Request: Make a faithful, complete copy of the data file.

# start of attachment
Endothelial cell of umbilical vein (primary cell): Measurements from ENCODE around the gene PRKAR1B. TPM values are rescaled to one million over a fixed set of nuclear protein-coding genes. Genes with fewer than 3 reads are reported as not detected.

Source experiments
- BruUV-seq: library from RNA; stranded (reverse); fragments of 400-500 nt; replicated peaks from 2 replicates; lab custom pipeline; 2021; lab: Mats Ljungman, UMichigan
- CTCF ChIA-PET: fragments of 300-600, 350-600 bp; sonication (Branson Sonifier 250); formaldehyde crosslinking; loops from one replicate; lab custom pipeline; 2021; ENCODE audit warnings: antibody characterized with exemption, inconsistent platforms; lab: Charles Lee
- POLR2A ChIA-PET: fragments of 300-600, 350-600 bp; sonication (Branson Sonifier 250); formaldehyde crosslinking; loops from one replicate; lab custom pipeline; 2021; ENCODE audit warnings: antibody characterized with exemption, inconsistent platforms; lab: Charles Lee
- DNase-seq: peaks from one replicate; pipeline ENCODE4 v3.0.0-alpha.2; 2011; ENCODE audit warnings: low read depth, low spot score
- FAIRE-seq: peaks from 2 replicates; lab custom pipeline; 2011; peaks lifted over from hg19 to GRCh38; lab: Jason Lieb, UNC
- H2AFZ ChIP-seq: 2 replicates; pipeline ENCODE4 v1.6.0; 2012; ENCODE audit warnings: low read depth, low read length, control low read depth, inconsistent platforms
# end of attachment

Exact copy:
Endothelial cell of umbilical vein (primary cell): Measurements from ENCODE around the gene PRKAR1B. TPM values are rescaled to one million over a fixed set of nuclear protein-coding genes. Genes with fewer than 3 reads are reported as not detected.

Source experiments
- BruUV-seq: library from RNA; stranded (reverse); fragments of 400-500 nt; replicated peaks from 2 replicates; lab custom pipeline; 2021; lab: Mats Ljungman, UMichigan
- CTCF ChIA-PET: fragments of 300-600, 350-600 bp; sonication (Branson Sonifier 250); formaldehyde crosslinking; loops from one replicate; lab custom pipeline; 2021; ENCODE audit warnings: antibody characterized with exemption, inconsistent platforms; lab: Charles Lee
- POLR2A ChIA-PET: fragments of 300-600, 350-600 bp; sonication (Branson Sonifier 250); formaldehyde crosslinking; loops from one replicate; lab custom pipeline; 2021; ENCODE audit warnings: antibody characterized with exemption, inconsistent platforms; lab: Charles Lee
- DNase-seq: peaks from one replicate; pipeline ENCODE4 v3.0.0-alpha.2; 2011; ENCODE audit warnings: low read depth, low spot score
- FAIRE-seq: peaks from 2 replicates; lab custom pipeline; 2011; peaks lifted over from hg19 to GRCh38; lab: Jason Lieb, UNC
- H2AFZ ChIP-seq: 2 replicates; pipeline ENCODE4 v1.6.0; 2012; ENCODE audit warnings: low read depth, low read length, control low read depth, inconsistent platforms